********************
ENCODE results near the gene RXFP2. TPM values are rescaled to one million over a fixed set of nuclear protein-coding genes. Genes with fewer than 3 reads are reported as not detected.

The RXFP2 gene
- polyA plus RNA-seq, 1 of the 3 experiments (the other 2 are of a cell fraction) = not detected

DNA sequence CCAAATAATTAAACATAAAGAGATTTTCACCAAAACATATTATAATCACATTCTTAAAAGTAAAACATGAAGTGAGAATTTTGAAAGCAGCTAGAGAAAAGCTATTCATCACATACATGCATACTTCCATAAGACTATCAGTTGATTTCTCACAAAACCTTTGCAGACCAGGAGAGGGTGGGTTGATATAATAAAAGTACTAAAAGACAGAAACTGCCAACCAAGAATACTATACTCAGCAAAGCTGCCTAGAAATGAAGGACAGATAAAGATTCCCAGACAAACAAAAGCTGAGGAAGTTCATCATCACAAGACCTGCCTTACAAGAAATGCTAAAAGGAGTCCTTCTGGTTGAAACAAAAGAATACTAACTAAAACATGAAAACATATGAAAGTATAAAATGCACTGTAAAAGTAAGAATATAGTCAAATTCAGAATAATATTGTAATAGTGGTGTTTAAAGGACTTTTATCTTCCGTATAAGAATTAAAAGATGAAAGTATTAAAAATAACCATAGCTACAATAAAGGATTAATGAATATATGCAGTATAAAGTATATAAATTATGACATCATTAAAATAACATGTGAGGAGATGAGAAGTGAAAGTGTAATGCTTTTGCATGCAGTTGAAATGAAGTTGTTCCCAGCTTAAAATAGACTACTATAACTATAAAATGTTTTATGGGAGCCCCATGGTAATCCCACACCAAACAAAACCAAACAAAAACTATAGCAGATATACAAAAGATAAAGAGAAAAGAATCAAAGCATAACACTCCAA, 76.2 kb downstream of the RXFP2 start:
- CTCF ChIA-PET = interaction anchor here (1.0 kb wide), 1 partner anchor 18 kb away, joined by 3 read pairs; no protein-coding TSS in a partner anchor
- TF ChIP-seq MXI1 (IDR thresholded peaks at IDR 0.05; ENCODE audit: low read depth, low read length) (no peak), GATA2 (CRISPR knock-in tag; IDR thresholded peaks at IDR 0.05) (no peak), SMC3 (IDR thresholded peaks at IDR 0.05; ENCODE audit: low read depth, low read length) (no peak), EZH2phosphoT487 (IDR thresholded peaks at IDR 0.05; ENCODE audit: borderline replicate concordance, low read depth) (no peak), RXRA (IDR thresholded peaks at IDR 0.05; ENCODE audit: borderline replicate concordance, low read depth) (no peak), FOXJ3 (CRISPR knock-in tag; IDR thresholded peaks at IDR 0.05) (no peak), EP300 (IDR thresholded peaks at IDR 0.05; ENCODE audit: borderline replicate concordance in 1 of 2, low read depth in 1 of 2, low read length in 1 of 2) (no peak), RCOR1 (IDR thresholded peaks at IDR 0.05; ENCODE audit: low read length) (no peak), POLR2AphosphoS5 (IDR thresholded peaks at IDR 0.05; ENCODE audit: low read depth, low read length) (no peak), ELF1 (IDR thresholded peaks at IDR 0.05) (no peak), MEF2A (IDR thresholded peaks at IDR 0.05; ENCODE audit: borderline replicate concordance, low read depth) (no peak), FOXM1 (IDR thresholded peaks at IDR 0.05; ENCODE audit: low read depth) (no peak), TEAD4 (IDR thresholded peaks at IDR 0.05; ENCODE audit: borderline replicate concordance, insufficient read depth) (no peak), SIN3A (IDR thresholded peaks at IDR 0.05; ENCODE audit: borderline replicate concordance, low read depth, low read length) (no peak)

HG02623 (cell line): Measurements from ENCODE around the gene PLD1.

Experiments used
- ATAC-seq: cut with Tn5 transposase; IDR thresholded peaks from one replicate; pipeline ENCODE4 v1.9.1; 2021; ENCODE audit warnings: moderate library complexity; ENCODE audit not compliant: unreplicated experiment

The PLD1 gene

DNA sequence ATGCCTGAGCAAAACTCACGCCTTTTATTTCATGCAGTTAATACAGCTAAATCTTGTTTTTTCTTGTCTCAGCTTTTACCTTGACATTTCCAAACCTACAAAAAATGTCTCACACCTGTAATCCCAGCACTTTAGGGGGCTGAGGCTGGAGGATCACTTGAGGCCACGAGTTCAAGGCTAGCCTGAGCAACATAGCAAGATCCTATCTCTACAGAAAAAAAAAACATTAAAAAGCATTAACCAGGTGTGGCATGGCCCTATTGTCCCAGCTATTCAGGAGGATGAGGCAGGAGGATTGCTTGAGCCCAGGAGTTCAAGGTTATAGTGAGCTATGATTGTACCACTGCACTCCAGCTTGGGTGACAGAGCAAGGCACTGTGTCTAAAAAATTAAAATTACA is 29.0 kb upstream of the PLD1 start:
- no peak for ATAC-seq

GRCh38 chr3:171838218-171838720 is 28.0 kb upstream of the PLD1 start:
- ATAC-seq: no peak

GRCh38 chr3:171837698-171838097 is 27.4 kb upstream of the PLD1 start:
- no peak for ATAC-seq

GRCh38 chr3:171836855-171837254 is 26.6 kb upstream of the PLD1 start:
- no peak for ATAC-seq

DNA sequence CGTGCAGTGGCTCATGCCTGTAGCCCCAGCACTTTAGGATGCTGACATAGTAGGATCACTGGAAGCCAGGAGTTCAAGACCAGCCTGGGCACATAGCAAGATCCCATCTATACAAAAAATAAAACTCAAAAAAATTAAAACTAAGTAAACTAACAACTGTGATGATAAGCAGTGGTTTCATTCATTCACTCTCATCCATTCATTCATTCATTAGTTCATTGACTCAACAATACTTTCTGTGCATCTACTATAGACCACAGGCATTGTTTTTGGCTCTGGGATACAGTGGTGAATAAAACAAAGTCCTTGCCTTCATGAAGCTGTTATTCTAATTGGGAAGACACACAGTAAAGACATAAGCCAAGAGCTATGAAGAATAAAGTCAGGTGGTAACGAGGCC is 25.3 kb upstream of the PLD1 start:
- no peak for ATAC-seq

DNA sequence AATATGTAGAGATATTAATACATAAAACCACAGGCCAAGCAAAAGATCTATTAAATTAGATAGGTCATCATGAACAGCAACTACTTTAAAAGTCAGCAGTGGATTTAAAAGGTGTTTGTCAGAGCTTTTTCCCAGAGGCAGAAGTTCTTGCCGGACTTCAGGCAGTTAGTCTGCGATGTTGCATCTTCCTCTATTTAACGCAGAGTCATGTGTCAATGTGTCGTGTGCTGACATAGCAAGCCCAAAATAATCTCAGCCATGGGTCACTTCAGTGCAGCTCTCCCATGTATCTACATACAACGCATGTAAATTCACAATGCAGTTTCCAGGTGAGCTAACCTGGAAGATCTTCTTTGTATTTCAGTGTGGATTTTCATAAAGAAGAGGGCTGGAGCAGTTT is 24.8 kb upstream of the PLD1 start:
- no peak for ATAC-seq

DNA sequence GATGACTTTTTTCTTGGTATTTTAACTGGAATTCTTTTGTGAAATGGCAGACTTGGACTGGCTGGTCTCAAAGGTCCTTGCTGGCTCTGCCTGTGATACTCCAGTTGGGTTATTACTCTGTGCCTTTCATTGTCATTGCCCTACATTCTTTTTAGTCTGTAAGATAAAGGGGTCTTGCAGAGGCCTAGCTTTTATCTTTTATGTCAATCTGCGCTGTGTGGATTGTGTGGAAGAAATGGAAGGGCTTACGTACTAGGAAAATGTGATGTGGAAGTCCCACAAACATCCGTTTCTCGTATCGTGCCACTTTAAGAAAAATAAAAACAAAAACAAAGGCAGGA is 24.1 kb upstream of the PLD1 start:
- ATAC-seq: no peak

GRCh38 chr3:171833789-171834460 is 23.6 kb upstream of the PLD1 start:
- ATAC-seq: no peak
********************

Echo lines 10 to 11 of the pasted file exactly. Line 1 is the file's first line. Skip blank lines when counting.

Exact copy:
The PLD1 gene

DNA sequence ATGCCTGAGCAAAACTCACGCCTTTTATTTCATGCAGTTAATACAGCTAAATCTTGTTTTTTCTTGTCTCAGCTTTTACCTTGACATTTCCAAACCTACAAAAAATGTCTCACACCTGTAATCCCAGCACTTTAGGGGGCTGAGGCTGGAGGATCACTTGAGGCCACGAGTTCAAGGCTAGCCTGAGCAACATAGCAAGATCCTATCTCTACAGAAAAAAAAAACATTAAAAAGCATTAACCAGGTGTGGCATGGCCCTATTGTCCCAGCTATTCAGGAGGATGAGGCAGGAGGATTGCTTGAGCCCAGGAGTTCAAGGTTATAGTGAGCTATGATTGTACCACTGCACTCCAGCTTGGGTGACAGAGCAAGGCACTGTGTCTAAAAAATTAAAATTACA is 29.0 kb upstream of the PLD1 start: